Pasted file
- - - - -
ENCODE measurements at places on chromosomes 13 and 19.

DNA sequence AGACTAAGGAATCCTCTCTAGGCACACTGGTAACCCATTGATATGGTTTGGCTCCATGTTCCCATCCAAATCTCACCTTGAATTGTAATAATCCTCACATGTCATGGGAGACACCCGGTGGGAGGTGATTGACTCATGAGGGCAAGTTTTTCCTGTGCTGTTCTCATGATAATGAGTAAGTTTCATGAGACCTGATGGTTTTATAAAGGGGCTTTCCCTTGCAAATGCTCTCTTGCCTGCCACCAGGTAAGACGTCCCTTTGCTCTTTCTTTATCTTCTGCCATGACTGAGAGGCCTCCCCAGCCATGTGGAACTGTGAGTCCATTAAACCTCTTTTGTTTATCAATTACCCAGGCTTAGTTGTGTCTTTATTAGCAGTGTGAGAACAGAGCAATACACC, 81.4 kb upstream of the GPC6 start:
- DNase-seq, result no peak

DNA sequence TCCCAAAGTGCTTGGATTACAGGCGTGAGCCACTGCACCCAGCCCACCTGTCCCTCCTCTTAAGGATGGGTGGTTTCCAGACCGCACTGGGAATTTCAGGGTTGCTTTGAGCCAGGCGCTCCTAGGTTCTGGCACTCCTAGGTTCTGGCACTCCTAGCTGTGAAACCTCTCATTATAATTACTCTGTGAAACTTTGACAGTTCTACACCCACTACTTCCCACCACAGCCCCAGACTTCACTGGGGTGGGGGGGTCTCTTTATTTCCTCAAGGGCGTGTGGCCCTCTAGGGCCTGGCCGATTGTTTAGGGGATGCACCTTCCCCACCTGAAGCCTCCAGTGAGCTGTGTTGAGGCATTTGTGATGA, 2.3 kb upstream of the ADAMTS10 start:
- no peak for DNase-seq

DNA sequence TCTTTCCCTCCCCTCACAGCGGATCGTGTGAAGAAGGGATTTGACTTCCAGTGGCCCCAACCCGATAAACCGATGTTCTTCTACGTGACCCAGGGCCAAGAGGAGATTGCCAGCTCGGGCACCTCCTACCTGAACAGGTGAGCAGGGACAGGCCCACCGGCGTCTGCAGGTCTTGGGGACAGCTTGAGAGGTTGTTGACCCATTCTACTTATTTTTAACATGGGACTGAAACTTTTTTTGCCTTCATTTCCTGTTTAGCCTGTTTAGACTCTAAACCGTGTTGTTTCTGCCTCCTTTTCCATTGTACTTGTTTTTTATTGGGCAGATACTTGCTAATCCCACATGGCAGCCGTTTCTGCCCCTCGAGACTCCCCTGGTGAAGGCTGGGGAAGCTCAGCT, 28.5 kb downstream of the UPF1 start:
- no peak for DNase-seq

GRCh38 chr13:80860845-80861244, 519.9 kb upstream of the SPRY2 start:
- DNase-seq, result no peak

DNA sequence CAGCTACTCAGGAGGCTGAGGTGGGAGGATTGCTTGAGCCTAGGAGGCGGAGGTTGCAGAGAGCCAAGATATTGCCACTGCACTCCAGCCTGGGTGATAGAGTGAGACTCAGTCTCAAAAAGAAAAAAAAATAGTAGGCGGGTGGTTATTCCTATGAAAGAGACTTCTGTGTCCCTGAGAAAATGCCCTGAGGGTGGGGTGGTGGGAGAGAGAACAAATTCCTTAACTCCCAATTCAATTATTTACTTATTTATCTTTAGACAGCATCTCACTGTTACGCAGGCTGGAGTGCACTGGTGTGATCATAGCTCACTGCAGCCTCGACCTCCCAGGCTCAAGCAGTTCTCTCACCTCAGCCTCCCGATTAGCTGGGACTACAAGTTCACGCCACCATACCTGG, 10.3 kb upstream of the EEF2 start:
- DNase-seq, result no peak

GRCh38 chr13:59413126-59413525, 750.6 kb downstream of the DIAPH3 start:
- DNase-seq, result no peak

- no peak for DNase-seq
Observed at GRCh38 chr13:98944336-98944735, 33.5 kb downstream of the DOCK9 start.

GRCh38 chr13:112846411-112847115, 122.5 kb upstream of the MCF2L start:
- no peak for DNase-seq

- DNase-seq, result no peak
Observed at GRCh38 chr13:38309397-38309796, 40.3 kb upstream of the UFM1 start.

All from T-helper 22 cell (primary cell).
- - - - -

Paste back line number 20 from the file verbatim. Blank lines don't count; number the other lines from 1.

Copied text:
All from T-helper 22 cell (primary cell).